Local hacking groups have popped up all over the world in the wake of the rise of WikiLeaks and Anonymous. Turkey's hacker scene has caught the government's attention.
A narrow stairway leads to a small room, crowded with dozens of wooden cubicles, quiet and well-lit - it's not hard to find an Internet café in Istanbul. Just turn off the main thoroughfare and down any of the smaller side streets and look up. Red neon signs flash "Internet" or "Chat" - the "A" cleverly turned into an @.
The cafés have increasingly become a focus in Turkey's Internet war as the Turkish government grapples with mounting attacks from hacker groups. Now, government agents go to Internet cafés like this one to recruit Internet-savvy kids.
Recently a group of young people were swapping stories in an Internet café, when the police appeared and showed one of them names and passwords, says Baris Isik, co-founder of Alternative Information, a pro-hacking and free speech organization in Istanbul. "They asked him, 'do you want to be a hacker?'" Isik told Deutsche Welle.
Lamers and hacktivists
He calls hackers who work for the government "lamers."
On the other side are the hacktivists, Isik says: groups of political hackers.
The main hacktivist group in Turkey is Red Hack, a left-leaning collection of affiliated hackers who leak information about the Turkish government.
There is very little information about the group. It's not known how many members it has, or whether someone is in charge, or where exactly the group is located. Some people describe Red Hack as a digital Robin Hood, some as an Internet thug.
"We think that they are some good old friends, doing their job somewhere, but we don't know," Isik says. But people do know what Red Hack has done.
When hundreds of children were poisoned by spoiled milk handed out at school, Red Hack hacked the milk companies' websites. In response to threats the government would ban abortion, they hacked the Ministry of Family and Social Policy. They hacked the Foreign Ministry website and put up pictures of Turkish President Recep Tayyip Erdogan shaking hands with the late Libyan strongman Moammar Gadhafi and Syrian President Bashar Assad. They hacked the website of the Ankara police and posted information about police informants. They hacked the website of the Interior Ministry and supposedly stole files. And the list goes on.
Istanbul hackers like to gather at Hacker Space. At the end of a short alleyway, a few little girls ride around on their bikes. "HS" is spray-painted in neon orange on a broken concrete wall. The front of the office is glass, and through it, you can see two men typing away on computers. The office is clean, furnished with a few tables and some bookshelves. There is pile of mineral water bottles waiting to be recycled.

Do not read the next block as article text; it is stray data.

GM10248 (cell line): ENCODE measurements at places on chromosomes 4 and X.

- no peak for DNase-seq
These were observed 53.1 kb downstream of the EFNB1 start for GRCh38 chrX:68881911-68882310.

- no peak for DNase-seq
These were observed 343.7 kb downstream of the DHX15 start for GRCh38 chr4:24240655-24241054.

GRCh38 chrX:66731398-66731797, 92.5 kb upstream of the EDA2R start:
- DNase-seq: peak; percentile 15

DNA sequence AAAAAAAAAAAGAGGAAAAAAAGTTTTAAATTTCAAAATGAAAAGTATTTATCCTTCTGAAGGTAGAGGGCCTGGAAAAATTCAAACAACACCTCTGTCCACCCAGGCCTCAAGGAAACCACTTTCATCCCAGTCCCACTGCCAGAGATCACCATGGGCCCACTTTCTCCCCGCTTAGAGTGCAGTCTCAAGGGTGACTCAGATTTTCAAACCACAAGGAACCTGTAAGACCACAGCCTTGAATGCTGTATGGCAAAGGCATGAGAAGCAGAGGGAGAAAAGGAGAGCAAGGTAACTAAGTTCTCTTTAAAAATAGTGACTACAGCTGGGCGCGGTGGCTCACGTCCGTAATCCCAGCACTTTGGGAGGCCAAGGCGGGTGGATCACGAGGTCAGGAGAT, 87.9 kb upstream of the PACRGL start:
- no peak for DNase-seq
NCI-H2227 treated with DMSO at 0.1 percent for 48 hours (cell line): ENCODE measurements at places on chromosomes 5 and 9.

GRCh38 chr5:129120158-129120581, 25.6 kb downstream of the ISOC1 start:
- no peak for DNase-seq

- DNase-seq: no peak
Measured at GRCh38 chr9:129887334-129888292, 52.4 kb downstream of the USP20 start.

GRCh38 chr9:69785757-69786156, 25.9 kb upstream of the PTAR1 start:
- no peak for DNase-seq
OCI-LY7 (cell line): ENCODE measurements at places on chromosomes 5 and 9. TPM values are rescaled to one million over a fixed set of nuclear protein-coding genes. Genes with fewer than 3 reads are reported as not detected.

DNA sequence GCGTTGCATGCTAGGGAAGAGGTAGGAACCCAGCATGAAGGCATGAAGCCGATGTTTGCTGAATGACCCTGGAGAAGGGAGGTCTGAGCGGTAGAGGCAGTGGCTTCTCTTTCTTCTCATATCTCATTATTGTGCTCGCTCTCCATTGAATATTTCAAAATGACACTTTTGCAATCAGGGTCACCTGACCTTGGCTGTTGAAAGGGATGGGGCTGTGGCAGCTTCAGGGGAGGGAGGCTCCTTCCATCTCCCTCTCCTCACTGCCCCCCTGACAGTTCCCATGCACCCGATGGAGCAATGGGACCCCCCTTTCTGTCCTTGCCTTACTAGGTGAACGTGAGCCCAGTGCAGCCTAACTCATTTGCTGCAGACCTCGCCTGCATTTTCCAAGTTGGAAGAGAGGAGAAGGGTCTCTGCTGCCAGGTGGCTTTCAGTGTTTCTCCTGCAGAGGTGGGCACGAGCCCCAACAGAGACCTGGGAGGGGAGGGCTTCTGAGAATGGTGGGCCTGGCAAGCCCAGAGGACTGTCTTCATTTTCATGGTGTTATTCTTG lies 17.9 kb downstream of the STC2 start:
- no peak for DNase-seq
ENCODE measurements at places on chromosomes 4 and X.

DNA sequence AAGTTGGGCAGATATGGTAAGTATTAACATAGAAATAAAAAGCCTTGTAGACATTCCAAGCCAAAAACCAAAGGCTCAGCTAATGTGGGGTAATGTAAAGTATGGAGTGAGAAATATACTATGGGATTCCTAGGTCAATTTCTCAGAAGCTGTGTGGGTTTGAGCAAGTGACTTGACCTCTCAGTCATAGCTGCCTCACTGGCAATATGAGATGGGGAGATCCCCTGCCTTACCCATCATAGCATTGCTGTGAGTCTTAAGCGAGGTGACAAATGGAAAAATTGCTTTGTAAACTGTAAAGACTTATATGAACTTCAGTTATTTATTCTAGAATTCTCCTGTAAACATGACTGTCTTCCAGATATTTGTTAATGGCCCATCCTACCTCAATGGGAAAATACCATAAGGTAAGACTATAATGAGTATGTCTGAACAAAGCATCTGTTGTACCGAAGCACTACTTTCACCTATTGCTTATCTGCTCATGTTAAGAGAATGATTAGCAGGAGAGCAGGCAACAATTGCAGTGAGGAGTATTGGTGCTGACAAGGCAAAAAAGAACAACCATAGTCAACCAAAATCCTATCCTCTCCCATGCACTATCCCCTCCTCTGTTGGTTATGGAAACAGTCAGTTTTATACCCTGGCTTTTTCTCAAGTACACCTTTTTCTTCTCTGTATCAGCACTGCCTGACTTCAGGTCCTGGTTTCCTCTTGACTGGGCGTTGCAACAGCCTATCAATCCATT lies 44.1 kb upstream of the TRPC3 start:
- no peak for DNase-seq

Furkan Mustafa, a young man with kind, brown eyes and a bushy beard, helped start Hacker Space because he wanted to teach people to use technology and meet fellow hackers. Furkan says he had been messing around with computers since he was a kid. He once rewired a USB port on his laptop to be a bluetooth device, he said: "When you hack something, it's really exciting. It feels like you need to show it to everybody."
Hacker Space doesn't do political hacks. Most of them are programmers or website designers who regard hacking as a legitimate way of improving existing systems.
"If you pour oil on your pants, you have to put salt on the stain; then you have hacked that stain," says Murat Yilmaz, another founder of Alternative Information. "If your mother uses ice cream containers to store food, your mother is a hacker too, because she hacked the system."
Spiders versus starfish
Murat says that much of the information that Red Hack publishes is already half-known or guessed at in Turkey. Publishing the information publicly keeps Red Hack in the newspapers.
The Turkish government has tried to put a stop to the leaks. They reported the arrest of seven Red Hack members. But on Twitter, Red Hack responded that the people arrested were innocent.
Ozgur Uckan, a professor of economics and political science at Istanbul's Bilgi University, explains that snuffing out hackers is much more difficult than stopping a political organization. Hacker groups, Uckan explains, are not like spiders - they are like starfish.
"The spider is kind of a central animal, there is a head and legs. If you cut the head, the spider is dead," Uckan says. "But if you take a starfish, there is no head at all. Every vital organ is repeated in every arm. If you cut a starfish, you have two starfish, you can have five starfish."
Hackers, it seems, are here to stay.
And according to Uckan, their contribution to society is not to be underestimated. "Without hackers there is no progress at all, there is not technology at all," the professor says. "Because curiosity is imagination, and imagination is free."